Looking at healthier “unicorn” companies that have yet to go public -- and have a much better argument for IPO -- Uber ($8 billion+ in venture capital) and Airbnb ($3 billion) have focused on international growth in a deliberate, drawn out manner, respectively having launched in 2009 and 2008. They are building sustainable companies that aren’t predicated on hype. Snapchat launched just five years ago in 2011. Facebook was profitable for three years before filing for their IPO. Facebook chose to bypass immediate advertising dollars to focus on user experience and growing their audience as much as possible -- something Snapchat does not have the luxury of doing. Snapchat knows they’ve hit a wall with user growth. User growth slowed down considerably in the last two quarters of 2016.


With over half of Snapchat’s audience between the ages of 13 and 24, does anyone think that Snapchat can increase their market share significantly with other age groups? Particularly when Instagram already has a built in audience of 500 million users, with 300 million daily? Of those 500 million users, 28% (or 140 million) are aged 30 – 49. The chances of those users downloading -- if they haven’t already done so already -- and learning a new app that has the same features as an app they already use is unlikely.


Perhaps the most glaring similarity Snapchat has to Twitter is through your own personal experience. Most people stopped using Twitter, because, frankly, our friends are just not that interesting or clever enough to consistently go back to the app to see what they’re doing or how they’re phrasing it. Twitter has become a medium for comedians, celebrities, politicians, and other influencers -- people we are curious about and are clever enough to be entertaining. Snapchat will eventually be a platform for influencers who can be creative and entertaining in their story posts. As it is right now, the influx of gimmicks and filters (how many times can you watch different friends post a selfie video featuring themselves with dog ears, nose, and tongue, while doing little else?) feels a bit like Myspace. Towards the end for Myspace, the dazzle and pizzazz of flashy customizable wallpapers and songs became outdated. Similarly, Myspace also sold out early for as much advertising revenue as possible in lieu of growth.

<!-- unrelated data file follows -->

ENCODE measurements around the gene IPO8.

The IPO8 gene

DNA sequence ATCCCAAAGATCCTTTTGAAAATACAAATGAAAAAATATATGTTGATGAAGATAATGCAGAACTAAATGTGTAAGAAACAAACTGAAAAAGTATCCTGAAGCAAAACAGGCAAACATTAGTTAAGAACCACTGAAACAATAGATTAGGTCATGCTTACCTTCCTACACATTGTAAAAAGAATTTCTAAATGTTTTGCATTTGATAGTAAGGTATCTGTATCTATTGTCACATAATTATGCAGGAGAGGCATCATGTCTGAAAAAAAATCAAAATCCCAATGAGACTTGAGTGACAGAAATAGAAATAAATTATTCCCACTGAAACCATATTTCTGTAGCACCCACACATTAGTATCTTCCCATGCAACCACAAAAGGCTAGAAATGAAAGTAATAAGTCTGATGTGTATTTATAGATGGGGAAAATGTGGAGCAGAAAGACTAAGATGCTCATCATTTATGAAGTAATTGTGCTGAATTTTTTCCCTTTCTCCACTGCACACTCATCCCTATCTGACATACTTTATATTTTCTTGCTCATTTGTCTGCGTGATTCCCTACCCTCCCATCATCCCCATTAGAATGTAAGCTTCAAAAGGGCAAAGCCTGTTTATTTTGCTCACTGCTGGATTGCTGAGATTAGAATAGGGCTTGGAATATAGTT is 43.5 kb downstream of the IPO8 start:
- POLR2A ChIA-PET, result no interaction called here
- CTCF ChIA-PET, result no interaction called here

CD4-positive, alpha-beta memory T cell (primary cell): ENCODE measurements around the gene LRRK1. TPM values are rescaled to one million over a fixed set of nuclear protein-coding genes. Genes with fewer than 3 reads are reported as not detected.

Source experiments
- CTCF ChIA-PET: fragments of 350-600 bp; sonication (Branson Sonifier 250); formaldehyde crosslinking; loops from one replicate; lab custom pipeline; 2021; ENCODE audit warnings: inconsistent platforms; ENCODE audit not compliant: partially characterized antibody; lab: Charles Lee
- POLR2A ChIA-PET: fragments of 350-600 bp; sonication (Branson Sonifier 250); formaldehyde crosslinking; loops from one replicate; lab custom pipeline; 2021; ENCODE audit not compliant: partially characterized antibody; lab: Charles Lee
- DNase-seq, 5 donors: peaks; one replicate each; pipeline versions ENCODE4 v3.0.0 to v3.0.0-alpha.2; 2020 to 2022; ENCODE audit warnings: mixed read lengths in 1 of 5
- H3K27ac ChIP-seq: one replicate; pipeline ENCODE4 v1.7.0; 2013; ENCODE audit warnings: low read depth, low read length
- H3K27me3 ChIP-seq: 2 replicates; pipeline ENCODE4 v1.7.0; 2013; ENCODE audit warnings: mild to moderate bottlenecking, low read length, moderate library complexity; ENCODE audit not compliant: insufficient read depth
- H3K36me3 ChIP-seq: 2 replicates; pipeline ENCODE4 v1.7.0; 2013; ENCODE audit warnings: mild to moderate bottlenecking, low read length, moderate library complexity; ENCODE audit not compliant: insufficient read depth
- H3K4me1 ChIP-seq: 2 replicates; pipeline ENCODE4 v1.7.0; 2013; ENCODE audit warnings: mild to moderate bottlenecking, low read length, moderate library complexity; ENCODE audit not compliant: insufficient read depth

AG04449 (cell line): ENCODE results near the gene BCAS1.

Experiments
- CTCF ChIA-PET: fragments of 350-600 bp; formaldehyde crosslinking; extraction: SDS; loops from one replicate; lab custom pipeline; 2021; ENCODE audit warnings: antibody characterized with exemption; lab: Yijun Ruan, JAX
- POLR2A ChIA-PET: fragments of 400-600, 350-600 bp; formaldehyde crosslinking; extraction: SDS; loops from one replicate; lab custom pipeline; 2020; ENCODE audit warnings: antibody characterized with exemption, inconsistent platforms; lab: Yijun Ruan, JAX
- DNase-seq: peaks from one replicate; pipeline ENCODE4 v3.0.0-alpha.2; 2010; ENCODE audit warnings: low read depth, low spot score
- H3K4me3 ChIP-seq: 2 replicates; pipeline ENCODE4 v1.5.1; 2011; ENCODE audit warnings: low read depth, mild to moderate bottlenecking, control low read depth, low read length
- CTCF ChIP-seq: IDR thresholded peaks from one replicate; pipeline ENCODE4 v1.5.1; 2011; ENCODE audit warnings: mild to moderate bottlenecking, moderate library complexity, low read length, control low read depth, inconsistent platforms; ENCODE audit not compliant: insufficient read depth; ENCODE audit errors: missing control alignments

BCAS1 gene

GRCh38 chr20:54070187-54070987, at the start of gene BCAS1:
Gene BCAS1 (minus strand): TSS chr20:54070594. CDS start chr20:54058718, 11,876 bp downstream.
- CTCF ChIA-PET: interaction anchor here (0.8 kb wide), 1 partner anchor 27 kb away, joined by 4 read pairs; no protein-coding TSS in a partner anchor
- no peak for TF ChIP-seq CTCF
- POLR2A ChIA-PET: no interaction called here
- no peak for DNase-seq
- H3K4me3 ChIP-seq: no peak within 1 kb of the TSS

One telling sign on the future health of Snapchat will fall on the actions of the founders, Evan Spiegel and Bobby Murphy, who each own a whopping 22.4% of the company. Will they pull a move like that of Mark Pincus, the Zynga founder, who sold a large amount of shares (16.5% of his total) four months after their IPO at the first sign of trouble for the company? Or will they show confidence in their company, selling a small percentage, similar to Mark Zuckerberg and Facebook, who they spurned with their rejection of a $3 billion dollar acquisition offer?

Snapchat says it will use the money raised from an IPO for “general corporate purposes”, which is alarming that after having raised $2 billion in the last two years, they have no clear direction for the capital to significantly grow revenue or product. With all of Snapchat’s statistics speculative and unproven, I’d imagine the founders, and early investors, would be wise to cash out early before everyone starts to disappear.